Cloud computing has been heralded as a revolution in how we interact with technology, but few people really understand what it actually is, Conor O’Nolan explains

Cloud computing is one of the ultimate buzzwords in the world of technology today. It is almost exclusively used as a vague marketing term to make a company seem exciting when in actual fact they are doing nothing new. To try and vaguely define it, you could say it is ‘selling computing as a service as opposed to a product’.

A crude example would be a hypothetical version of ‘SicroMoft Office’ in the ‘Cloud’. Instead of paying SicroMoft money to let you install it on your computer, you pay SicroMoft to let you use the software installed on their servers, i.e. you log in to their server, edit your document, save it and log out. Some companies are already operating systems such as this (e.g. Google Docs’ editing capacities), and it is only a matter of time before other companies also make the switch.

Leaving control with the manufacturer has its advantages, but also harbours serious drawbacks.

On the plus side, it ought to cause the price of computing to come down alongside the ultimate cost of developing and distributing software. If the software breaks, users will be much quicker to force the company to fix the problem. However, if a company ever decides to withdraw a product you use or the infrastructure they use breaks, you won’t be able to use it because you won’t have the software on your machine, and if companies do offer the option to install the software on your own machine, it will most likely be prohibitively expensive in an attempt to encourage people to move to the Cloud.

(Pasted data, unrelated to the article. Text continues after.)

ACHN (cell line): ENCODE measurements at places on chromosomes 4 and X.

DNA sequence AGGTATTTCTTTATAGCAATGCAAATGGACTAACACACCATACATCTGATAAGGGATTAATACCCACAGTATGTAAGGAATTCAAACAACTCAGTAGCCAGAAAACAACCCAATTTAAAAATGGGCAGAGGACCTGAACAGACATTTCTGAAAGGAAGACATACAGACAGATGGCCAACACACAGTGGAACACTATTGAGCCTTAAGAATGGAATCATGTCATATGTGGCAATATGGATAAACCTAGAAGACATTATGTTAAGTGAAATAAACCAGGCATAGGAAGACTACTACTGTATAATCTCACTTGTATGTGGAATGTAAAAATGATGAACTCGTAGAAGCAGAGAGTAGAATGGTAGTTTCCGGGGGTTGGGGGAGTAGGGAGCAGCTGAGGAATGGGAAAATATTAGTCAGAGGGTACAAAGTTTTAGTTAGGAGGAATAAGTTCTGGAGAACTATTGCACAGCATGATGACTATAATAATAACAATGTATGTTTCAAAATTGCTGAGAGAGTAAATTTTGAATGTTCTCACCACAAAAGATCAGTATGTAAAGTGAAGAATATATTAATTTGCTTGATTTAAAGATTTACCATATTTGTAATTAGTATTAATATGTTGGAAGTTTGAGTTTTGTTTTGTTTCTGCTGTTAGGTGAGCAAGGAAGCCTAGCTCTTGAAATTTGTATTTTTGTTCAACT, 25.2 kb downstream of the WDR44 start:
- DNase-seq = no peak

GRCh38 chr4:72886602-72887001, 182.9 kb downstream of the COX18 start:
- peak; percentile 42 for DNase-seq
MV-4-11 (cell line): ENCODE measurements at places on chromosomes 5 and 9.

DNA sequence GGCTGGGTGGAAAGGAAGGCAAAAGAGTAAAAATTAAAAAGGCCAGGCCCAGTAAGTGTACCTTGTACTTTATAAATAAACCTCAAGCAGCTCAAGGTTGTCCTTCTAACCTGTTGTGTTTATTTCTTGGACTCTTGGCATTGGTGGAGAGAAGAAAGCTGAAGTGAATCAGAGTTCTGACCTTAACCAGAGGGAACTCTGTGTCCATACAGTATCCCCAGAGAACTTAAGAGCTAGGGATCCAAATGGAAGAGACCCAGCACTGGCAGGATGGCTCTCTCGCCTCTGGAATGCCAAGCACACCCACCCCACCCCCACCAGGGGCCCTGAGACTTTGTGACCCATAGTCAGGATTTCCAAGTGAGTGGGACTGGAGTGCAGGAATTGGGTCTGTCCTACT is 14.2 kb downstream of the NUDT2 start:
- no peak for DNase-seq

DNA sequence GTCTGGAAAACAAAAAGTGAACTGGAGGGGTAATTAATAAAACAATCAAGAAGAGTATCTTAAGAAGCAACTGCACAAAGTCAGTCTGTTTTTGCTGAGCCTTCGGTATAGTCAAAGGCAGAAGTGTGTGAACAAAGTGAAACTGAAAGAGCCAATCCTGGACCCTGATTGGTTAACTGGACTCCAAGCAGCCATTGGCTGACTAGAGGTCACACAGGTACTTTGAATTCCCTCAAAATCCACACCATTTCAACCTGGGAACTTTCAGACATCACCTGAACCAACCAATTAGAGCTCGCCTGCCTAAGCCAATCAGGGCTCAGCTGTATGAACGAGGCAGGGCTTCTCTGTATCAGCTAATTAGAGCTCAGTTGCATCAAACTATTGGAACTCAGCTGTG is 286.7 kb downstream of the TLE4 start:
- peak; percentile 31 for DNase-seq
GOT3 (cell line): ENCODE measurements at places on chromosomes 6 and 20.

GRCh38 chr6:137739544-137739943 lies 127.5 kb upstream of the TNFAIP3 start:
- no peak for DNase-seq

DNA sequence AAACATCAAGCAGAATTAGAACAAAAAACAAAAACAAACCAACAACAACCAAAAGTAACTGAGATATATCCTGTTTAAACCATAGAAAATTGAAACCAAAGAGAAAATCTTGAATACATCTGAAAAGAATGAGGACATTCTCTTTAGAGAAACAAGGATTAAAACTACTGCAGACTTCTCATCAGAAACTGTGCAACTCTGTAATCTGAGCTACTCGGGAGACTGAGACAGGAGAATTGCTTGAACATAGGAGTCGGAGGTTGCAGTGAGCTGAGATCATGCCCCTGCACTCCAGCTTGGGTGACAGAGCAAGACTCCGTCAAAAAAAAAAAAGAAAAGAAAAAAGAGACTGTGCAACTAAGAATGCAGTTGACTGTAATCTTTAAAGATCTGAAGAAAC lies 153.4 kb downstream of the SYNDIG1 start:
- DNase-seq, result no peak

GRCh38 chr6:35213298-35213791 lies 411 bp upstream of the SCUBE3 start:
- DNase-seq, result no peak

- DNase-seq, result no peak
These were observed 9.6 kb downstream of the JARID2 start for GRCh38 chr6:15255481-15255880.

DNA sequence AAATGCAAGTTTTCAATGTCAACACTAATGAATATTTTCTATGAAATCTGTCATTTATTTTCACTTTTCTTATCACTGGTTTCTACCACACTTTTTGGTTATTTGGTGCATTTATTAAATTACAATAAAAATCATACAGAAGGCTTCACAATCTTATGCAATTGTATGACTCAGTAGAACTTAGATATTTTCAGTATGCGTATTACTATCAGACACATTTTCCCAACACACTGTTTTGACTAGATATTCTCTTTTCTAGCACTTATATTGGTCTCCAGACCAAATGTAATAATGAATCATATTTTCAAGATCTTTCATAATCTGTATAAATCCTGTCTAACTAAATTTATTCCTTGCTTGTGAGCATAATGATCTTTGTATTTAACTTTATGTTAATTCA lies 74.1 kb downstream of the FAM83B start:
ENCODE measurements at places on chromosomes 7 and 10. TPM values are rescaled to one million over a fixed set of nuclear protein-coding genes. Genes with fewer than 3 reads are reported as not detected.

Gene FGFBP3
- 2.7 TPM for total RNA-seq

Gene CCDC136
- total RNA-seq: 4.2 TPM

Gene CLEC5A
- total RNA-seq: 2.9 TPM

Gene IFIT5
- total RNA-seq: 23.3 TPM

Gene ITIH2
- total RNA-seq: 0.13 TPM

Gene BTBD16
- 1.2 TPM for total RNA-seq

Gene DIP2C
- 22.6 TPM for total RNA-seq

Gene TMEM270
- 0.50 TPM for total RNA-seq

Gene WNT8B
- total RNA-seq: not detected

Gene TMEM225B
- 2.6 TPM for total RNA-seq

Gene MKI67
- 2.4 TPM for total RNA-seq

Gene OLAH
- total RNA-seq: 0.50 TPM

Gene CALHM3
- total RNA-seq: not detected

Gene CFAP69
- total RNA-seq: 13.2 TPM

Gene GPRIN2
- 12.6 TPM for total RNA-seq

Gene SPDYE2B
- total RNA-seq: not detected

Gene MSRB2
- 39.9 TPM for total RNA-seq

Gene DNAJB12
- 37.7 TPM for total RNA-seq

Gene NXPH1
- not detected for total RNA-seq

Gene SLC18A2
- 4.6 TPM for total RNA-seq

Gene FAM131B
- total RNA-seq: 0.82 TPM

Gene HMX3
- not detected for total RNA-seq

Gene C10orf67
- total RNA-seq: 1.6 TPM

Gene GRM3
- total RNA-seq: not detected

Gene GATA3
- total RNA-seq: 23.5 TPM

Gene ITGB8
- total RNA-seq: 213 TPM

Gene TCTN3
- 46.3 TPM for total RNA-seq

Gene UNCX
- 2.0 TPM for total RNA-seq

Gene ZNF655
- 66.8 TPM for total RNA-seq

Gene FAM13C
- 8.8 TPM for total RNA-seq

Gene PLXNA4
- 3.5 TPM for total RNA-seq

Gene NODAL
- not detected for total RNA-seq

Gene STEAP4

Few people seem to realise that the concept of Cloud computing has been around since the 1960’s. Back then computers were extremely expensive to make, so to get around this, companies sold terminals that could access the actual computer, which was at a remote location, and users would pay for the time that they used the computer. More recently, Google partnered with Acer and Samsung to release their line of ‘Chromebooks’, a line of laptops with a uniquely limited feature set; the central application is the web browser. If you want to do something other than browse the web as normal, you install an app from the Google App Store. You can use these offline if they don’t require an Internet connection, but the computer becomes an expensive paperweight if your Internet connection dies.

Like it or not, Cloud computing, much like tablet computers, is almost certainly the way forward. Hopefully Ireland will have semi-decent Internet service providers by the time we all move ‘to the Cloud’.